From the contributions offered to me, a great deal of documentation could be drawn in this regard, both about the impetus full of desire for real authenticity, and about the passage that betrayed our own history. We can read a few excerpts from a certain student newspaper put out by the Student Youth (GS) of the time:

“We, too, began the school year full, everyone concerned about launching the first semester initiatives, estranging ourselves from the real situation of school, even though we timidly stuttered the need for greater participation in the environment. But all this was still exclusively finalized toward our initiatives, toward our proposal.” Just an analysis of this excerpt is enough to go to the heart of the question of the time. It’s clear that a similar unease was felt by those who were energetic and alive, not the bumps on a log. But, first of all, do you see how the discourse of the Movement, the discourse of the history of GS, had already been abandoned? Notes on the Christian Method had been radically abandoned. The premise of Notes on the Christian Method,10which is the keystone of our position, no longer existed; it was no longer considered.

“We, too, began the school year full, everyone concerned about launching the first semester initiatives.” And, in fact, for extremely incisive and decisive people of the time, the texts were no longer Notes on the Christian Methodor Traces of the Christian Experience11 (except for a few readings about globality of decision in Gioventù Studentesca [GS] or Student Youth: Reflections on an Experience), but those of Gonzáles-Ruiz, Christianity Isn’t A Humanism,12 etc. Deep down, in a moment of trial–this is another version of what I said before, as a premise–what comes to the surface is what we had chosen from the beginning: we have always chosen something else if, in an interrogative, in a problem, we go astray.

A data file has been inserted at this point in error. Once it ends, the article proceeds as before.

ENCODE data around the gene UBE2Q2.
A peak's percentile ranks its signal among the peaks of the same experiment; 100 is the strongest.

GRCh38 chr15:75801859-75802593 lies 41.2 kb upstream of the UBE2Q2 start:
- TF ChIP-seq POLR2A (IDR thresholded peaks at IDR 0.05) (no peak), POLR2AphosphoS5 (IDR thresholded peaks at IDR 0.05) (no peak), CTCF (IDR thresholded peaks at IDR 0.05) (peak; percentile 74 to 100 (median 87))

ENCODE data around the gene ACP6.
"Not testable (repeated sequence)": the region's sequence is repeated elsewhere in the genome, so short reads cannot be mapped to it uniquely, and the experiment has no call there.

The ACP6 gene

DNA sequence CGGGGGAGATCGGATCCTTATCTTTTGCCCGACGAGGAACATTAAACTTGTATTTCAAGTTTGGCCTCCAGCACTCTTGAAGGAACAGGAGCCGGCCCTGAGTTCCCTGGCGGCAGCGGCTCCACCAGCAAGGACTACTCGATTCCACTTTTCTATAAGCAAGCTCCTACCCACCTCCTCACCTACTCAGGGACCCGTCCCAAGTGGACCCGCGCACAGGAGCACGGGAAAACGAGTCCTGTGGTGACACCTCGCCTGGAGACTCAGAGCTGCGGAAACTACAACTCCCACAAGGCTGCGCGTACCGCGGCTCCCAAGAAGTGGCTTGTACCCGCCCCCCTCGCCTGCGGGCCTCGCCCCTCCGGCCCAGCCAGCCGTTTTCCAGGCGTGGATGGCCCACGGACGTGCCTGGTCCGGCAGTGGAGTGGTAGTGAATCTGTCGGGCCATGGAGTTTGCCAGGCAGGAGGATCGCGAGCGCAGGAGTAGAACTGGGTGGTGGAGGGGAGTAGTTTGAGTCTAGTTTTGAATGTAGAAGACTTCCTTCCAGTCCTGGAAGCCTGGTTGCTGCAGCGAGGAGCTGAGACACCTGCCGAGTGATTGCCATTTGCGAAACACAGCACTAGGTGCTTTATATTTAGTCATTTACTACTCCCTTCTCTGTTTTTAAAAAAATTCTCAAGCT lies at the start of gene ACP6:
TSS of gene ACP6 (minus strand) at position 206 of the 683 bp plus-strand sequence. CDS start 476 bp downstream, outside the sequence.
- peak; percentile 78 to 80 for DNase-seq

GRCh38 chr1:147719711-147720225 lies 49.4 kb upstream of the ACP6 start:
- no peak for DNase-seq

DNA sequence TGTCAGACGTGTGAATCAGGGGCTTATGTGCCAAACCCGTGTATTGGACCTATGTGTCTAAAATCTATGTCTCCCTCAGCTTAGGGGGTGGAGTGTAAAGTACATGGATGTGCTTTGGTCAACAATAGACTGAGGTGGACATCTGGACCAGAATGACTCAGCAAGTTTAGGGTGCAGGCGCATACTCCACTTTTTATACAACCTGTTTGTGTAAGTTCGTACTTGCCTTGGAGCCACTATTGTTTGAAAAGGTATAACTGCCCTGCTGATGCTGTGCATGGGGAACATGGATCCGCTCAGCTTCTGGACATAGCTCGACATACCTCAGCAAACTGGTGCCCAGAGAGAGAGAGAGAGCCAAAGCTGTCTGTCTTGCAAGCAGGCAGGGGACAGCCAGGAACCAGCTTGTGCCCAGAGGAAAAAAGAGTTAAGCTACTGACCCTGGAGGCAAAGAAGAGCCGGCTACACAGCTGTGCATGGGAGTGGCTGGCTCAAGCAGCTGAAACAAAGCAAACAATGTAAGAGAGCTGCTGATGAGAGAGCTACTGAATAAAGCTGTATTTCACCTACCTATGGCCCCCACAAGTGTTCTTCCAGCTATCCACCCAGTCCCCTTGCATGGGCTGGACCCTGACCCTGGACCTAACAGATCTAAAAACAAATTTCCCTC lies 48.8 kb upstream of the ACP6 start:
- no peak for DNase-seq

The situation of Student Youth (GS) facilitated a collapse exactly because discourse had been abandoned. Perhaps in the directional groups of the time it hadn’t even been grasped; in any case, it was no longer, at least, the cultural instrument from which one drew inspiration and which one used. In fact, even before the occupation of 1968, a notable efficientism created unease in those who looked at things with a certain objectivity or with a certain consciousness of the discourse we’d always used. The phenomenon of cultural expression was already in act as attempted research, as in an anthology, of what the others were saying, and not as a deeper examination of things or a way of dealing with things using an inspiration drawn from our experience. It was like a city besieged and taken because it lacked vigilant guardians: the sentinels, the guardians on the bastions had been removed; the guardians on the bastions of the city, the vigilance of discourse had been removed.

But this can’t be understood if you can’t immerse yourself in the “why” of it, and the “why,” in the final analysis, is the difficulty of Christian discourse, Christian experience, in becoming mature. If we don’t keep this in mind, in addition to scandalizing and judging (in the bad sense) our old friends, we also run the grave risk of failing in the present. Impatience isn’t the last trap, but the first. Christian experience will change the world; however, in order to change the world, the entire trajectory of history is required. It’s a sobering analogy: Christian experience will change my life, but the trajectory of existence is required; it will change our groups, our communities, but the whole trajectory of existence of these groups is required. A whole trajectory is needed!

Christian experience doesn’t satisfy man’s feverish efficientistic drive to have immediately, to have, because this is the temptation of the Pharisees, who said to Christ, “Do a miracle the way we want it; send us thunderbolts from the sky. Send us thunderbolts, and we’ll believe in you.”13 They established how the miracle should be: if Christ gave in to their measure, then they would believe. This is truly the pathos underlying the drama of the time and the uncertainty, melancholy, weariness, and doubtfulness of today.

At this point, you understand, you realize what faith means: believing, believing in Him; giving credence to the Christian Fact. In certain moments, it’s truly like dying to yourself. It’s truly dying to yourself. The excerpt continues, “We realized first of all that we hardly knew anything and had nothing to say.” Do you understand the mistake of this sentence? It’s like what they said before: “But all this was still exclusively finalized toward our initiatives, toward our proposal.” They took on themselves the accusation we often hear leveled at us: that we want to affirm “our thing.” Certainly, we want to affirm the fact of Christ; we want to affirm the Church, precisely because the Church is the salvation of the world!